? Too much rain: Scotland’s hopes for its own wine, which never seemed possible because the climate was too cold and too went, have been dashed once again. The drinks business reports that persistent rain in eastern Scotland has prevented Aberdeen’s Christopher Trotter, a chef and food writer, from producing anything commercially viable. He wasn’t able to bottle any wine in 2015, and the 2014 vintage yielded just 10 bottles — which critics called ?undrinkable.” The Wine Curmudgeon feels Trotter’s pain. Regional wine, no matter where the region, is always more difficult than you think it will be, and there are always problems you never imagined. And I’ve tasted plenty of undrinkable regional wine.
? Bring on .wine: Want to brand your website as definitely wine? Then you can buy the .wine and .vin domain names, two so-called not-coms that are finally available. There was concern from some legally protected wine regions, like our friends in Champagne, that the .wine and .vin names would be used to abuse their place names, but they bought Champagne.wine and solved the problem. The Wine Curmudgeon probably won’t buy winecurmudgoen.wine or .vin — not sure it would make much different to my brand, and winecurmudgeon.wine sounds stupid, anyway.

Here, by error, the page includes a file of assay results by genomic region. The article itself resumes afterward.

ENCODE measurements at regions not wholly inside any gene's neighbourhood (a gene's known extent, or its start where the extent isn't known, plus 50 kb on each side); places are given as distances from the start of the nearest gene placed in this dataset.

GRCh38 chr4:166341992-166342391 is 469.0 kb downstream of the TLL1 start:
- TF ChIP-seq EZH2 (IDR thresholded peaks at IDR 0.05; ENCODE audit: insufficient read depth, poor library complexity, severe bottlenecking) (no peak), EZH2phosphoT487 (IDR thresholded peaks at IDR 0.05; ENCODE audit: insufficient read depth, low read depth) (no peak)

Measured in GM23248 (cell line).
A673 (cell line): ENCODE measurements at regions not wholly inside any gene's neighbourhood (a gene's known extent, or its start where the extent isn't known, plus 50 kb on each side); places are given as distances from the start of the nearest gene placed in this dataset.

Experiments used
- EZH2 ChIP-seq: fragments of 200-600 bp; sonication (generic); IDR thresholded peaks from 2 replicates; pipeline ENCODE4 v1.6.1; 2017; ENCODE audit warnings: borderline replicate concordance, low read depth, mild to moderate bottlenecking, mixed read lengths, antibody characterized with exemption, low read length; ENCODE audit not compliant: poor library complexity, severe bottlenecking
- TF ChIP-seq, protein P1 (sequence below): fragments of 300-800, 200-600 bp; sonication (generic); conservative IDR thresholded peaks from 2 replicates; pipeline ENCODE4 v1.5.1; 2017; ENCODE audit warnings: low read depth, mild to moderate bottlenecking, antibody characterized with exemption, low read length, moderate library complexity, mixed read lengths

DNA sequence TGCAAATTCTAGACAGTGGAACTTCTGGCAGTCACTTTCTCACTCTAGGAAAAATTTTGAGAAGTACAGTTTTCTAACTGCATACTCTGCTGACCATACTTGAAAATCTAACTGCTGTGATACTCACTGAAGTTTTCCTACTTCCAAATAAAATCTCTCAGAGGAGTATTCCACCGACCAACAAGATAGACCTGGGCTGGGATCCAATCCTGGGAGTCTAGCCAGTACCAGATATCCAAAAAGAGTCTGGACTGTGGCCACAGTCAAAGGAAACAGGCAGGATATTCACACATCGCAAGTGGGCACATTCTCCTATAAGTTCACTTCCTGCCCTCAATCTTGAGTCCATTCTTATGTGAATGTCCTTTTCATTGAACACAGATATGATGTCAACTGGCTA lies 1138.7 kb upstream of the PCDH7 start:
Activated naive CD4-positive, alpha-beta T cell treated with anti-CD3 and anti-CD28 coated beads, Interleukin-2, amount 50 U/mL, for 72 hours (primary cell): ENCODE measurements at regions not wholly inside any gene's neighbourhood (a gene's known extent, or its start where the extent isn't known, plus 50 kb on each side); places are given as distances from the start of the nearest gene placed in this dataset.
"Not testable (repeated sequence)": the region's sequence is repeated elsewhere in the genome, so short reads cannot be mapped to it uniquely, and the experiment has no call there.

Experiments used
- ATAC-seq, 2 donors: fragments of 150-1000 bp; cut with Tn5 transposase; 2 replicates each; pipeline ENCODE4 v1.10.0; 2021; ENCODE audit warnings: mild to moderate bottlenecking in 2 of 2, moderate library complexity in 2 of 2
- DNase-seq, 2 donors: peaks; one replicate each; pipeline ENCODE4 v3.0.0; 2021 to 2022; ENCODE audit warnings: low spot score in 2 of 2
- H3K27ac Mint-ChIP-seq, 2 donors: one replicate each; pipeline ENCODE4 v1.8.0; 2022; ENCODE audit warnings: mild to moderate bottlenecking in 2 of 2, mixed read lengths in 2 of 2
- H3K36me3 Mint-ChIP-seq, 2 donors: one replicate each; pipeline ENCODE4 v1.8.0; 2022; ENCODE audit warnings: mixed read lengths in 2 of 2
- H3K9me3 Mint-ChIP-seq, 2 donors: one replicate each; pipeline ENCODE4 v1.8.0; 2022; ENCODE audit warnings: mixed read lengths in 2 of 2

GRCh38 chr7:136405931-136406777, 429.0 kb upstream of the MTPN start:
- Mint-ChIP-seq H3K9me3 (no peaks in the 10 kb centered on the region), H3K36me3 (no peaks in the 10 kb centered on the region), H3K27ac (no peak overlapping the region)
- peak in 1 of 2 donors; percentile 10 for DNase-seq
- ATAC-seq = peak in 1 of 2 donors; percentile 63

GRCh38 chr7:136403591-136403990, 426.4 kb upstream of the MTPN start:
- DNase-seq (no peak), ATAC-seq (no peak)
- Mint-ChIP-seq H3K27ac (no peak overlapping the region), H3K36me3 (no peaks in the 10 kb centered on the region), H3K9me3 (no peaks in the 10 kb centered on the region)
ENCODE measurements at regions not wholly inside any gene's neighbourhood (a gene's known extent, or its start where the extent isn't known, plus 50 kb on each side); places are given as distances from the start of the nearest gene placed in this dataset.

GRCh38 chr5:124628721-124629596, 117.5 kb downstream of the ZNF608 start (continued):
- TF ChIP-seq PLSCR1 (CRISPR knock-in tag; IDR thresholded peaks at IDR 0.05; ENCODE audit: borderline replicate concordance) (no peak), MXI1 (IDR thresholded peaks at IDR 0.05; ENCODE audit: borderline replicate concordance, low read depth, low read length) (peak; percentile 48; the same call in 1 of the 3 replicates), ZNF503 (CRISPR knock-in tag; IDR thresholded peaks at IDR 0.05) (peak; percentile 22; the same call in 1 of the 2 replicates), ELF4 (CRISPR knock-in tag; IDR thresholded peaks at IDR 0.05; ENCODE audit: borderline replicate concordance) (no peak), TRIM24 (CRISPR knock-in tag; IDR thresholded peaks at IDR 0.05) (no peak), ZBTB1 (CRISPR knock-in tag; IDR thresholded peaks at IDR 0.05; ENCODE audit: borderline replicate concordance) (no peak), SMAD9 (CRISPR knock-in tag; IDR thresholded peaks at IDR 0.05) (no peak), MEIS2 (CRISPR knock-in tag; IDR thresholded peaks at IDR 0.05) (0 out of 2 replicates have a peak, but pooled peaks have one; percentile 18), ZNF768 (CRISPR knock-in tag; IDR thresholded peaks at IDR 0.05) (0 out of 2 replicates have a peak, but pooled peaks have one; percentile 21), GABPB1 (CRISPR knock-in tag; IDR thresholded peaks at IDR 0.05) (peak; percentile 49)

? Kickstarting a winery: Recent changes in federal investment law allow businesses like wineries to use crowdfunding sites like Kickstarter and Indiegogo to raise $1 million in any 12-month period from friends, followers, customers and community as long as the sites meet federal guidelines. This is a significant change to current law, though not everyone is sure it’s a good idea. It’s one thing to raise money for a wine book on Kickstarter; it’s another to raise millions to expand a winery. Regardless of anything else, writes Jesse Debban in the North Bay Business Journal, the new regulations mean “the public — including your competitors and customers — will have access to sensitive information about your business.” Which may be OK in the tech business, but is something completely different in the highly private wine business.